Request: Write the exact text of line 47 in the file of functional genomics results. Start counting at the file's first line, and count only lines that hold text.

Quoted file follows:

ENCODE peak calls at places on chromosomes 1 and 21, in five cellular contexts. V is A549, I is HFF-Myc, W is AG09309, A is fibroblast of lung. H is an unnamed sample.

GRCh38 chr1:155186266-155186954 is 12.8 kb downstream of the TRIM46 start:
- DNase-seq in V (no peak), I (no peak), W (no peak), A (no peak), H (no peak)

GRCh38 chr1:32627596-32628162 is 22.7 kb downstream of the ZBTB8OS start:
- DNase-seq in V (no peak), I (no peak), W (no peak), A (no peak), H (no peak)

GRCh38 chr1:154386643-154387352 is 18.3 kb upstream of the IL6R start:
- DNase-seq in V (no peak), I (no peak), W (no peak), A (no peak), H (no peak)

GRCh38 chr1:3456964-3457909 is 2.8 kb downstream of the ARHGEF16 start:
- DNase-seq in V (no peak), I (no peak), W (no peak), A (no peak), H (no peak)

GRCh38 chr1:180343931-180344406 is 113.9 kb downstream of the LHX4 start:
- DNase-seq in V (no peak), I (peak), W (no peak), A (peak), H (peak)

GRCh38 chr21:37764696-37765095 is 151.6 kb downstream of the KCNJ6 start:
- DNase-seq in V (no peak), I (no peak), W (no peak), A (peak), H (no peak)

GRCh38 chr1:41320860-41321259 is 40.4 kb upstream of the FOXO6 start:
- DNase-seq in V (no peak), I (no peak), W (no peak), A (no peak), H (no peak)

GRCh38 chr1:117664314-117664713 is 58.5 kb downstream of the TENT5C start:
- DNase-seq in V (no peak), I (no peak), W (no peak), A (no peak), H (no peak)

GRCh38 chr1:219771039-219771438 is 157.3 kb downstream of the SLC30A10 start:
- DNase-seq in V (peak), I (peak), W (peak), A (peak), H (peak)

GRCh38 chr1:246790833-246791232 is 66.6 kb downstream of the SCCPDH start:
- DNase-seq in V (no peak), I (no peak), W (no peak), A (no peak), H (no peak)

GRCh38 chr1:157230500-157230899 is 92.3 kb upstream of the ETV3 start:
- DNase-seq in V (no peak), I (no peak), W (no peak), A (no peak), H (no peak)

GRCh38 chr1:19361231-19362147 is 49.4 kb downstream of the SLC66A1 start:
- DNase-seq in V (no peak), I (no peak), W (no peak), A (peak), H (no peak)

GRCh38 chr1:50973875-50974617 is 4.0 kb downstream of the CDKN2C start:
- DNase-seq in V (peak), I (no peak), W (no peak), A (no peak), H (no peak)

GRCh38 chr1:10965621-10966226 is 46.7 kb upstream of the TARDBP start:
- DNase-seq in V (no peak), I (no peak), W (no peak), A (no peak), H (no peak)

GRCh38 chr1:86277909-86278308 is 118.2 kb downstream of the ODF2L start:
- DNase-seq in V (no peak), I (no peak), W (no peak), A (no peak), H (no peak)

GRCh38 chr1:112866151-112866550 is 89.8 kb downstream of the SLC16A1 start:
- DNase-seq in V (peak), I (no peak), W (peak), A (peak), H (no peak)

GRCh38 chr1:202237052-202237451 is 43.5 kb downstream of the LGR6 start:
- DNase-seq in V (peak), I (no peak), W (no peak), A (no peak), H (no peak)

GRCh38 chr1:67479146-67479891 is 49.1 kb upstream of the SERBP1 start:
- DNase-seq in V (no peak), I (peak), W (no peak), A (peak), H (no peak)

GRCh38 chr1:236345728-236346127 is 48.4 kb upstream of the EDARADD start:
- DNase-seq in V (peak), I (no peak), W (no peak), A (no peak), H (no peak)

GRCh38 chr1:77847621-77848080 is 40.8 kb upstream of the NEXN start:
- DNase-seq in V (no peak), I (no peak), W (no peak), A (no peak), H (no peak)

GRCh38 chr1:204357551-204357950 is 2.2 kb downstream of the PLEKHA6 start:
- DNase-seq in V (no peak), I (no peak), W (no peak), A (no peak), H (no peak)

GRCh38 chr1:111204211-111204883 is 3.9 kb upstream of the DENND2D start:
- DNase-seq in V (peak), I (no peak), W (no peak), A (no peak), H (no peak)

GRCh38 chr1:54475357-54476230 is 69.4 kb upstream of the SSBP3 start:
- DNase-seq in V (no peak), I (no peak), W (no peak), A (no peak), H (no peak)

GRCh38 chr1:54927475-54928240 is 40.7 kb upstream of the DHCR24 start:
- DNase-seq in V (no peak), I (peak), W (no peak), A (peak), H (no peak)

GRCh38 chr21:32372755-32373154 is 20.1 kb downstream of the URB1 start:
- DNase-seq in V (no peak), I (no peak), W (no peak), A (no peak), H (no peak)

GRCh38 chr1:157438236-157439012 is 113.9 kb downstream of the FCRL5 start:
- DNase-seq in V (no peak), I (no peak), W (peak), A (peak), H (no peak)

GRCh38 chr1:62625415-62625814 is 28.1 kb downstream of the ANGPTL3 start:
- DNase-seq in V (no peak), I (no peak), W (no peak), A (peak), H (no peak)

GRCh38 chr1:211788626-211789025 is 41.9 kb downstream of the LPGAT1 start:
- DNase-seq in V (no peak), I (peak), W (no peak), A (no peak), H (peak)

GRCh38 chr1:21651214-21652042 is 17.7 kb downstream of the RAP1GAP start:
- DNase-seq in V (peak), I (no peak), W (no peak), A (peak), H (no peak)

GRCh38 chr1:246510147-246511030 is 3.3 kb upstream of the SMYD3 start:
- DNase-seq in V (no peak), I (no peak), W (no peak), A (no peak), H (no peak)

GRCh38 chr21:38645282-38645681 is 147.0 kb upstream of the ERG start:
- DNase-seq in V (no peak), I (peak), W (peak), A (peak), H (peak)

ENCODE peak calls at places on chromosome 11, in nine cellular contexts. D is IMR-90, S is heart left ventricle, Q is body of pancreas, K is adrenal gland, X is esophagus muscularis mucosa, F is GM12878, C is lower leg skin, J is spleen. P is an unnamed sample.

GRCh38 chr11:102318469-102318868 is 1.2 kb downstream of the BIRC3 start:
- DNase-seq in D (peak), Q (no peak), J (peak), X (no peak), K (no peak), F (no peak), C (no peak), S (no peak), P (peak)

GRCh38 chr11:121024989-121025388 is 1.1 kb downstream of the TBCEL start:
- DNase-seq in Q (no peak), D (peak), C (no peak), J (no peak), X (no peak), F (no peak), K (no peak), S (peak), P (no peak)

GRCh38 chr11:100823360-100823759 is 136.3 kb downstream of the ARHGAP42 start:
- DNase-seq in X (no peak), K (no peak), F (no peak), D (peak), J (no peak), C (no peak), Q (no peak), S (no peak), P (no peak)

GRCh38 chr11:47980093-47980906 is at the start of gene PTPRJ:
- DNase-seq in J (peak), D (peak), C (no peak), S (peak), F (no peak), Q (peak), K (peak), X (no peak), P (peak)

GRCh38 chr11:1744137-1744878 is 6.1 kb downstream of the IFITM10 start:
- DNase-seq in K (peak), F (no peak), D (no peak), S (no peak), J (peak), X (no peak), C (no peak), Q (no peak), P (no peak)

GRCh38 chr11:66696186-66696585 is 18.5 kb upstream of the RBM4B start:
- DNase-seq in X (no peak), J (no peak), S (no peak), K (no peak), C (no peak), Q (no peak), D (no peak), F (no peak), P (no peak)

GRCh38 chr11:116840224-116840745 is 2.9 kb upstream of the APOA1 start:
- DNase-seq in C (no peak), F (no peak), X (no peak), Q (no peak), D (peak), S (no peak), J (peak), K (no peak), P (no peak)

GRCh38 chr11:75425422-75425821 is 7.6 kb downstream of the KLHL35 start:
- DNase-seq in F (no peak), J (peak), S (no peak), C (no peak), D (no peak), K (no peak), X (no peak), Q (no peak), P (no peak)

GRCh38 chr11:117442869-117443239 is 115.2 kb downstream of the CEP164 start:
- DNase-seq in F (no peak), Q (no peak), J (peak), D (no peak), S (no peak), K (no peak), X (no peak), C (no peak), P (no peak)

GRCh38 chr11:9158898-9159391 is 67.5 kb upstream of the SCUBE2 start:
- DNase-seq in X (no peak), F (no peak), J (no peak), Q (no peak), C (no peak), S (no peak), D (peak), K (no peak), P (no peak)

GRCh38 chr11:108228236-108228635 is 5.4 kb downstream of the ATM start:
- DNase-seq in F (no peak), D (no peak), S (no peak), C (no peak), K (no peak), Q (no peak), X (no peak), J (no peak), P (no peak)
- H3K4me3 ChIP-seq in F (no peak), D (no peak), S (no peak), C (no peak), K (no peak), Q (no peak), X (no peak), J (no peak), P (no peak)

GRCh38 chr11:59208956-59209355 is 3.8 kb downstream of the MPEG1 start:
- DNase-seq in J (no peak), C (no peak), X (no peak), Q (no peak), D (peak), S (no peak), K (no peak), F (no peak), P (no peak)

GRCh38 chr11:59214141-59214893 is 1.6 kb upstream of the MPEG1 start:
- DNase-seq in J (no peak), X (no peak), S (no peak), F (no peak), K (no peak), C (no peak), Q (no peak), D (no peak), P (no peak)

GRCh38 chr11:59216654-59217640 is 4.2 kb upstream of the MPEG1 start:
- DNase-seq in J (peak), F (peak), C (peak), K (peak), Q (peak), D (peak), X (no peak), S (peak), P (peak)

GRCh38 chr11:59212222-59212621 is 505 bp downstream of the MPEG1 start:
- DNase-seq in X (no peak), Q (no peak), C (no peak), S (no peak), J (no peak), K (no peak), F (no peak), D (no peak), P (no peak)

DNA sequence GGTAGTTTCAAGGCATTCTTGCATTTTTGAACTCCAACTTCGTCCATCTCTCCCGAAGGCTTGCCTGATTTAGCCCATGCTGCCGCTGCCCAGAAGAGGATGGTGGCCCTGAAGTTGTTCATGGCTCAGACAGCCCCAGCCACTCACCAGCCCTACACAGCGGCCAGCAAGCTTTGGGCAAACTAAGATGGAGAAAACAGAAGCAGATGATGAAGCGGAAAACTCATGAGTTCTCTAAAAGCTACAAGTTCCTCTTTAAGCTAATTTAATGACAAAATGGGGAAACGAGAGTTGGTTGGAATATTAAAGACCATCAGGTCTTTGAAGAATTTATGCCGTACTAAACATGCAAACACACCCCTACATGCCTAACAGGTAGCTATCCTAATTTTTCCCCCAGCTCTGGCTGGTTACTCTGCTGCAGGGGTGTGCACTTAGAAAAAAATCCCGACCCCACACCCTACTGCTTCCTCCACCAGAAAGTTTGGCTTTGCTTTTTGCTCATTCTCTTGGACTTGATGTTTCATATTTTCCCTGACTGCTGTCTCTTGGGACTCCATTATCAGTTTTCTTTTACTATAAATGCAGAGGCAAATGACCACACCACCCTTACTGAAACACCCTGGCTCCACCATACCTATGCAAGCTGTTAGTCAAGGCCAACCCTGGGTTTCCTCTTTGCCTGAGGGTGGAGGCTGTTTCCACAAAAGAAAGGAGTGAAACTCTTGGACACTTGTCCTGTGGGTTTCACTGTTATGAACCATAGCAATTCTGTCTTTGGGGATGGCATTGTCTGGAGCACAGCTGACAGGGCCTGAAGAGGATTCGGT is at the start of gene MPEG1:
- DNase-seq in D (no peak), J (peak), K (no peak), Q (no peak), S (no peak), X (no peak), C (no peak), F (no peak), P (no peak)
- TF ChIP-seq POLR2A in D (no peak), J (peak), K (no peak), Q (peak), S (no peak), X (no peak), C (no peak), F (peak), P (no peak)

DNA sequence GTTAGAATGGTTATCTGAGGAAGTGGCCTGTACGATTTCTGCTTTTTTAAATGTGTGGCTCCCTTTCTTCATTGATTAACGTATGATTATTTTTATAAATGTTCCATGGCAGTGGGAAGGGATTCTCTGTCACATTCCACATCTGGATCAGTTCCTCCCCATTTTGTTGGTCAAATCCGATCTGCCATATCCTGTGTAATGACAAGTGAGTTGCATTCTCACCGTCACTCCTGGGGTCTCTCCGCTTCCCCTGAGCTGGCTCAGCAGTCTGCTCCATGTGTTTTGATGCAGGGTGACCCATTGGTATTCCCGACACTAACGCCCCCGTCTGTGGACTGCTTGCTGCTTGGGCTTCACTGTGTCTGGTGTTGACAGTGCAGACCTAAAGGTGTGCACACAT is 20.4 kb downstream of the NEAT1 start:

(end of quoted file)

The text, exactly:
- DNase-seq in V (no peak), I (no peak), W (no peak), A (no peak), H (no peak)